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CERN launched a cubesat into space to study the effect of cosmic rays on electronics

Specialists from the European Organization for Nuclear Research (CERN) have developed and launched into space the CELESTA cubesat (CERN latchup and radmon experiment student satellite), designed to study how cosmic rays and other charged particles affect the operation of microchips and other electronics.

“If the CELESTA mission is successful, then the Space RadMon device developed by us can be adapted to work inside microsatellites, which are now used to create communication probes. It will allow us to assess their condition and predict when it will be necessary to replace such satellites.”– said CERN researcher Ruben Garcia Alia.

The satellite was launched into low-Earth orbit last night by a Vega-C launch vehicle launched from the CSG launch site in French Guyana. CELESTA, which belongs to the category of microsatellites, is equipped with the only scientific instrument – the Space RadMon radiation sensor.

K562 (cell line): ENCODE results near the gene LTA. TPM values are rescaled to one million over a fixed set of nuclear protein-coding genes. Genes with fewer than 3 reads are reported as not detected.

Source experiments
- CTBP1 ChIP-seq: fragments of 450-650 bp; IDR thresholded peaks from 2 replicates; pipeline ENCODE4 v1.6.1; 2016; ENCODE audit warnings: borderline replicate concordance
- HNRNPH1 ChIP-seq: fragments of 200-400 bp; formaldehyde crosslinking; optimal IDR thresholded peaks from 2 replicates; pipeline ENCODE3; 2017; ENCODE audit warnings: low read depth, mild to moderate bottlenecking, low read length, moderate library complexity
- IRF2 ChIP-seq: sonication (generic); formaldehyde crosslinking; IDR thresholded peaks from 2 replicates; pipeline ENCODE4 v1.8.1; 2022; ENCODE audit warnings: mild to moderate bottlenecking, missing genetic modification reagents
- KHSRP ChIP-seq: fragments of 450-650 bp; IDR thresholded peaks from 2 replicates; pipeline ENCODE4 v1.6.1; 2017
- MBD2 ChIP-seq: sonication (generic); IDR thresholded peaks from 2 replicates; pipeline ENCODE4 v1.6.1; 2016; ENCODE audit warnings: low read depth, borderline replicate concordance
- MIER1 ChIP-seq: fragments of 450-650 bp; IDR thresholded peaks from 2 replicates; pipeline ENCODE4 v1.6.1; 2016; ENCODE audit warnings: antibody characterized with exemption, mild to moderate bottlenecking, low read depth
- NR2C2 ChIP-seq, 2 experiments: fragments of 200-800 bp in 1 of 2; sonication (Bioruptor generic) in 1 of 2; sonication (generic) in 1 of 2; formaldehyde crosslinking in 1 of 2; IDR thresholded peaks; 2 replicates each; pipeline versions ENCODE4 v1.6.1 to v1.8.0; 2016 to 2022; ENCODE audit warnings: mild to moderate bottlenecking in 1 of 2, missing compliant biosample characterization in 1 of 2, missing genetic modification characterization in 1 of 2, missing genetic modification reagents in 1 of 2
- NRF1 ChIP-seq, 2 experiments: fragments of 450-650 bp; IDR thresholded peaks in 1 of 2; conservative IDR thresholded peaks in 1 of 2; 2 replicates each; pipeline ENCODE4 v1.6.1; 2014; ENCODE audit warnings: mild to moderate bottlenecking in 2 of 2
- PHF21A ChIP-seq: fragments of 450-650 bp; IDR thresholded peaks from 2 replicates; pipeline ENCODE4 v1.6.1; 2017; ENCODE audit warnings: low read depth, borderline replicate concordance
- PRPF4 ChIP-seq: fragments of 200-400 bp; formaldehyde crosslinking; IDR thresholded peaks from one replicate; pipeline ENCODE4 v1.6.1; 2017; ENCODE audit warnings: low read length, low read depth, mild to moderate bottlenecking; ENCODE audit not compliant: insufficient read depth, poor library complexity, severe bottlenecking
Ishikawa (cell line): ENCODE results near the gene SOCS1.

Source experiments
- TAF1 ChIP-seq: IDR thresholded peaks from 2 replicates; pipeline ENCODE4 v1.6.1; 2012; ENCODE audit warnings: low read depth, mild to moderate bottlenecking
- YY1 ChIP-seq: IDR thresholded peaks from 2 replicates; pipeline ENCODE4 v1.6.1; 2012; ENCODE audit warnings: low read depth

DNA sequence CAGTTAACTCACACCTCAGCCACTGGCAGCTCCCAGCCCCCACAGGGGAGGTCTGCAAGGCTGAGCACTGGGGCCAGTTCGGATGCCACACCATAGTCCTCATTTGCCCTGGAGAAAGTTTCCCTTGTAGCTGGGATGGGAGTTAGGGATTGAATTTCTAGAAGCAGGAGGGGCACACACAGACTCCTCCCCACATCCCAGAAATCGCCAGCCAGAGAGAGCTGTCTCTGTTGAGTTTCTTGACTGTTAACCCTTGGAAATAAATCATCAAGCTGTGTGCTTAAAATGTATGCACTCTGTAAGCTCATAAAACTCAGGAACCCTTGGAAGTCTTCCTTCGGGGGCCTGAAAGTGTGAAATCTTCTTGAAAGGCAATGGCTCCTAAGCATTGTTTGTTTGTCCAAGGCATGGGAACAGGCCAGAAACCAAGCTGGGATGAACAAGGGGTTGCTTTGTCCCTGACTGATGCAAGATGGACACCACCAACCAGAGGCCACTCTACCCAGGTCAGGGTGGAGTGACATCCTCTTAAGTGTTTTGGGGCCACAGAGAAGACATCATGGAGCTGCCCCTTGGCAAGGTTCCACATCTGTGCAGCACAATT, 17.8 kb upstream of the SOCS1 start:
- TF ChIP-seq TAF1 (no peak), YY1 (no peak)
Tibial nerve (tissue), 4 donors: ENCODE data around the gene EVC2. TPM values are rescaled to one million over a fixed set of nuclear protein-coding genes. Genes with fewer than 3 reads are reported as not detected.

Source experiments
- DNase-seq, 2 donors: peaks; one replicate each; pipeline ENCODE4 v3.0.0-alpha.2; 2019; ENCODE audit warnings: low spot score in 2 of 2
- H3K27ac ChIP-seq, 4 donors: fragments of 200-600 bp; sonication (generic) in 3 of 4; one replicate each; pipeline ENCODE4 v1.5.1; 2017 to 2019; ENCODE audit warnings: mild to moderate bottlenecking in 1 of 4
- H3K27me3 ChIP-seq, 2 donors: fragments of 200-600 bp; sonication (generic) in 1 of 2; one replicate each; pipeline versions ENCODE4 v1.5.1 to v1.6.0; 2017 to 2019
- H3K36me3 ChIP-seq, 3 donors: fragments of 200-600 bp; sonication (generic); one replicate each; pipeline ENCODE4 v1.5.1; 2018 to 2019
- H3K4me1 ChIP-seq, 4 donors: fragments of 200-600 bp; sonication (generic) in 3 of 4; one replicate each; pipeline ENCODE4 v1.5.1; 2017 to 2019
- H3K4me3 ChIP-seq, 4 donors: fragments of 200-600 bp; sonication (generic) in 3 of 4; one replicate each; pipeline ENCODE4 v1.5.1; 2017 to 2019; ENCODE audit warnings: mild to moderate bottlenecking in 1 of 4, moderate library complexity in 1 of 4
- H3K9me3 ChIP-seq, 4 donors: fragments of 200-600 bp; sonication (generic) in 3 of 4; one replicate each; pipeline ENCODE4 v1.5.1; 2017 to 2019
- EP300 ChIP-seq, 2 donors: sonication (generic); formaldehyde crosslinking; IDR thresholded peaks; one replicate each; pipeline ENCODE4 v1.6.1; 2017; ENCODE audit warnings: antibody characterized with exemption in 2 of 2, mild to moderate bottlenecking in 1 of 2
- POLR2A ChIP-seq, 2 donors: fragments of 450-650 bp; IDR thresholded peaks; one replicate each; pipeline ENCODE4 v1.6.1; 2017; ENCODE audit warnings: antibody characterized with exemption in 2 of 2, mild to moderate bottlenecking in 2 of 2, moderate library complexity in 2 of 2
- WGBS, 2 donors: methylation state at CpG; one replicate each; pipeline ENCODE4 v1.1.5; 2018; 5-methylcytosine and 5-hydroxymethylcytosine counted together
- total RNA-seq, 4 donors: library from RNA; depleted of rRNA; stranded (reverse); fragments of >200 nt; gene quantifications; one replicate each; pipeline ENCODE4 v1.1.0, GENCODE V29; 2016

The instrument consists of a miniaturized version of the ionizing radiation sensors used at the Large Hadron Collider. Using this device, the scientists plan to measure the typical frequency of charged particles hitting the electronics of orbiting probes operating at an altitude of several thousand kilometers from the Earth’s surface.

In this region of near-Earth space, as physicists explain, is the so-called inner Van Allen belt. It is one of two zones in the Earth’s orbit, inside which electrons and high-energy protons accumulate, “caught” by the Earth’s magnetic field. The launch of CELESTA into this region of space will help scientists quickly assess how often charged particles get into microchips and other electronic components of satellites.

The researchers hope the data they collect will help develop systems to estimate the radiation load on orbiting probes and predict when they need to be replaced. This is especially true for fleets of communications satellites, whose electronics are most vulnerable to cosmic ray impacts due to their small size and low cost, Aliya said.

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